Bro­ge­land can­not ex­plain why Fisher would as­sist in the quest to root out cheaters – un­less, by help­ing to ex­pose oth­ers, he hoped to take the fo­cus off him­self. Fisher, in an email to this writer, claims that he only aided No Mat­ter and that his mo­ti­va­tion was the same as Bro­ge­land’s – to clean up the game. “I love [bridge] more than Boye or any­one else,” he wrote, adding, “My next step is to prove that me and Ron Schwartz didn’t cheat. NEVER.”

IN MAY 2016, Bridge Win­ners an­nounced that the EBL had is­sued Fisher and Schwartz a five-year ban from its events and a life­time ban on play­ing as part­ners. The other pairs have also faced reper­cus­sions from var­i­ous leagues and events.

Bro­ge­land’s ac­tions have also had a more per­ma­nent ef­fect on the game. In De­cem­ber 2015, the ACBL held one of bridge’s big­gest an­nual tour­na­ments, the Amer­i­can na­tion­als. For the first time, the ACBL had in­stalled small video cam­eras and mi­cro­phones at the ta­bles to record all matches from the quar­ter-fi­nals through to the fi­nals – since no one imag­ines that every dis­hon­est pair has been rooted out.

Be­fore the end of the tour­na­ment, ACBL CEO Robert Hart­man con­vened the first meet­ing of a new anti-­cheat­ing task force – in­clud­ing Wil­lenken, Woolsey and Cullin – who dis­cussed means for stream­lin­ing the process of in­ves­ti­gat­ing com­plaints.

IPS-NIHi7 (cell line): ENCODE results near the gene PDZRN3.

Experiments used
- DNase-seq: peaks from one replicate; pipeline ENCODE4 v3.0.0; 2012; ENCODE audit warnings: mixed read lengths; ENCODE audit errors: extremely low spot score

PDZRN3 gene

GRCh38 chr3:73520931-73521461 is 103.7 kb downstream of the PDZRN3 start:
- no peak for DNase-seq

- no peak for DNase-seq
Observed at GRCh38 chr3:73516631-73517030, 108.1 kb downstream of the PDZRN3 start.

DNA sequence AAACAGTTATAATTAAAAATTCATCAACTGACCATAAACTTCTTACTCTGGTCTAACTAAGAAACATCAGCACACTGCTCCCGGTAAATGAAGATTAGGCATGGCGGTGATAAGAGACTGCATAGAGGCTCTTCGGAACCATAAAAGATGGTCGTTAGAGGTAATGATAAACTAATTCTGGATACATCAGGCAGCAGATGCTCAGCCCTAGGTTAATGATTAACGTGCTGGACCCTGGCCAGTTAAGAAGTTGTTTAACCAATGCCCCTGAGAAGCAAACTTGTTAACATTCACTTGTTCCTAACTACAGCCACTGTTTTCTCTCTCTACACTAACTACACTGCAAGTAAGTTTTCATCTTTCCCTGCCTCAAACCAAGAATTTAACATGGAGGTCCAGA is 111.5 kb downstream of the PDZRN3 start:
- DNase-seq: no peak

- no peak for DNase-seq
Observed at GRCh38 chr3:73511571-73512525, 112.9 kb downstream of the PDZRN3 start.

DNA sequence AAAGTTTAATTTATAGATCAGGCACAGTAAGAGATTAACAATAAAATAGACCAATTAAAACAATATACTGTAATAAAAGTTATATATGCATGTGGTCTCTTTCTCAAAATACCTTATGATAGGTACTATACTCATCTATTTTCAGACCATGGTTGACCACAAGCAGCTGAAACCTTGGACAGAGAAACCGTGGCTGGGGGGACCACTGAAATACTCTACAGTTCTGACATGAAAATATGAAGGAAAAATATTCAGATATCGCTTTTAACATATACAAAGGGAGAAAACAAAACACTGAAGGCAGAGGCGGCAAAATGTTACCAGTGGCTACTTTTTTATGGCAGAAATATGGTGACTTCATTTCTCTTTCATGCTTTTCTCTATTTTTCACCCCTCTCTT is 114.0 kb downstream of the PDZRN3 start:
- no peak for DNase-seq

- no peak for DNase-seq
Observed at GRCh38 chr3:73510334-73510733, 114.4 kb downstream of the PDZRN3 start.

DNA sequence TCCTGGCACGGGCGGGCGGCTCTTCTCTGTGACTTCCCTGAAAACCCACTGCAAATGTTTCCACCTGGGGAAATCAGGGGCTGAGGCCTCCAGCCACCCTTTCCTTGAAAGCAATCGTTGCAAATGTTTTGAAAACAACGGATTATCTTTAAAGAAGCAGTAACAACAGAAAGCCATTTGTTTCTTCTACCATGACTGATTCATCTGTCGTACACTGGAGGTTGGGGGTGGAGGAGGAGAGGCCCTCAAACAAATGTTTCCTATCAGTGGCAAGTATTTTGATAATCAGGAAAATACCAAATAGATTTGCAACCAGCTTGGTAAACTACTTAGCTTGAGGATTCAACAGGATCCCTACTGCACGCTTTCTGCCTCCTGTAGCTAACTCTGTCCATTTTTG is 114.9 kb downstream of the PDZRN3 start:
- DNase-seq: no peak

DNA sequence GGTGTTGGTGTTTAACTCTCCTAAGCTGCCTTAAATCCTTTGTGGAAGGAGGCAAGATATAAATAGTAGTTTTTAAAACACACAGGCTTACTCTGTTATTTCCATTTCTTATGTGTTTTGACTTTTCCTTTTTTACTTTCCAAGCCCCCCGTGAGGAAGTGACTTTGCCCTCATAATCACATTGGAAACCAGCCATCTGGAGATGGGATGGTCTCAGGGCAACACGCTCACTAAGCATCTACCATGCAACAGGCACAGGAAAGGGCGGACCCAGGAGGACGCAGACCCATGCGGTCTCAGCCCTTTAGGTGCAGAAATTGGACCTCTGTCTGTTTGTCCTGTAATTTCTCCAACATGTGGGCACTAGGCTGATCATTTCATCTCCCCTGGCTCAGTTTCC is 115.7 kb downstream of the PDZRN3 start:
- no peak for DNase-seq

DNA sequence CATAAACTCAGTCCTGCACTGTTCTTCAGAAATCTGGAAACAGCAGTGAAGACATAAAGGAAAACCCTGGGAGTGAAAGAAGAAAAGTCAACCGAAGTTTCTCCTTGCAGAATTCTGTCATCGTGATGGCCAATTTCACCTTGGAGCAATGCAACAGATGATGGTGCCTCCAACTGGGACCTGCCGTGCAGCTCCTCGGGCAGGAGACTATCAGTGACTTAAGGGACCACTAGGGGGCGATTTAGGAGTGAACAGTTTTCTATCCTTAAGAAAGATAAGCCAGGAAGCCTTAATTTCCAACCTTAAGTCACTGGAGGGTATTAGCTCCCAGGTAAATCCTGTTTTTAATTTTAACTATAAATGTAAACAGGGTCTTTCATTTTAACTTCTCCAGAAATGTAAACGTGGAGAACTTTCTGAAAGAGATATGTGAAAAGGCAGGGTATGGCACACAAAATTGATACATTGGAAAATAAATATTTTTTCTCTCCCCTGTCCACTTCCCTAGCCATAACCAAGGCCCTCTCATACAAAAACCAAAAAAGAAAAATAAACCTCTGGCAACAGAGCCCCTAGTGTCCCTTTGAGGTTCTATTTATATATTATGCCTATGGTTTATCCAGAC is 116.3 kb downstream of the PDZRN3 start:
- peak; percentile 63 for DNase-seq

Mean­while, the In­ter­nat ional Bridge Press As­so­ci­a­tion named Bro­ge­land the Bridge Per­son­al­ity of the Year for 2015. When he ar­rived for his first match at the Den­ver na­tion­als later that year, he had to fight his way through the crowd that had col­lected out­side the tour­na­ment room. “Thank you for your ser­vice,” said a bearded man who had stopped Bro­ge­land at the door of the game room.

“Well, I had to do it,” Bro­ge­land said, shak­ing the man’s hand and try­ing to move off.

“You re­ally put your­self on the line,” the man per­sisted.

Bro­ge­land smiled. “Bridge de­serves it,” he said, then headed for his table.

80 P.

Ron Schwartz (left) and Lotan Fisher